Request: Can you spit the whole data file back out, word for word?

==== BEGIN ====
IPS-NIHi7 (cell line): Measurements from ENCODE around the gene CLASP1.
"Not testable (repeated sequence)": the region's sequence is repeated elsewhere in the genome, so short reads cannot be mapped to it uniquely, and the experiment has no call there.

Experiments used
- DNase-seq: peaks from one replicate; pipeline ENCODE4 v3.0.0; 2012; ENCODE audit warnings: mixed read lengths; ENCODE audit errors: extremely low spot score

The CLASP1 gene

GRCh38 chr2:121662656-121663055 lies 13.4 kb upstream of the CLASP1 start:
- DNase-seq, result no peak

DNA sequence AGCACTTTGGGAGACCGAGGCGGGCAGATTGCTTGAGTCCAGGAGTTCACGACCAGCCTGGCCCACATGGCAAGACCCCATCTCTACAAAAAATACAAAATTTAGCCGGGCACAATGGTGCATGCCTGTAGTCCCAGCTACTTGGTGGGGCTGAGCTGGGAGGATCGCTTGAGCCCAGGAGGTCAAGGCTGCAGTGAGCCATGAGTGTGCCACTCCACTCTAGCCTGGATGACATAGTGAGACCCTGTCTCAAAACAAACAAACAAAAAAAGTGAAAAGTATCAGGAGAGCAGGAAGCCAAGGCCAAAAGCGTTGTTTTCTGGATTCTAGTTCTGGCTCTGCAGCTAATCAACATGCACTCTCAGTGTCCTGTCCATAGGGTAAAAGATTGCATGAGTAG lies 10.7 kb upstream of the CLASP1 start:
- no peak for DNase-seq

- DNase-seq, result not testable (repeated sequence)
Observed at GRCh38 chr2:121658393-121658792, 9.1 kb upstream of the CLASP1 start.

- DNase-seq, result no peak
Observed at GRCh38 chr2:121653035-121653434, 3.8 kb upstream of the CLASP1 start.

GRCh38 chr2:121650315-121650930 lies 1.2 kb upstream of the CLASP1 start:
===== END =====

IPS-NIHi7 (cell line): Measurements from ENCODE around the gene CLASP1.
"Not testable (repeated sequence)": the region's sequence is repeated elsewhere in the genome, so short reads cannot be mapped to it uniquely, and the experiment has no call there.

Experiments used
- DNase-seq: peaks from one replicate; pipeline ENCODE4 v3.0.0; 2012; ENCODE audit warnings: mixed read lengths; ENCODE audit errors: extremely low spot score

The CLASP1 gene

GRCh38 chr2:121662656-121663055 lies 13.4 kb upstream of the CLASP1 start:
- DNase-seq, result no peak

DNA sequence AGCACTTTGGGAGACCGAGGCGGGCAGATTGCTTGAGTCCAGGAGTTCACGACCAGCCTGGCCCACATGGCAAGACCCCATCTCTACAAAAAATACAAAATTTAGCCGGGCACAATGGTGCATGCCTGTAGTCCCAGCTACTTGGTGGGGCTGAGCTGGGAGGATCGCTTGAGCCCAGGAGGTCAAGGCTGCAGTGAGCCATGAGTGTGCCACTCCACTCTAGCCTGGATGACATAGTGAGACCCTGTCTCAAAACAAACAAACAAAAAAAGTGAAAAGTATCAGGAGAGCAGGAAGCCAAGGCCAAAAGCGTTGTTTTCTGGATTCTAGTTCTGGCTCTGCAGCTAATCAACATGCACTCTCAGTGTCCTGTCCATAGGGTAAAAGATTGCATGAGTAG lies 10.7 kb upstream of the CLASP1 start:
- no peak for DNase-seq

- DNase-seq, result not testable (repeated sequence)
Observed at GRCh38 chr2:121658393-121658792, 9.1 kb upstream of the CLASP1 start.

- DNase-seq, result no peak
Observed at GRCh38 chr2:121653035-121653434, 3.8 kb upstream of the CLASP1 start.

GRCh38 chr2:121650315-121650930 lies 1.2 kb upstream of the CLASP1 start: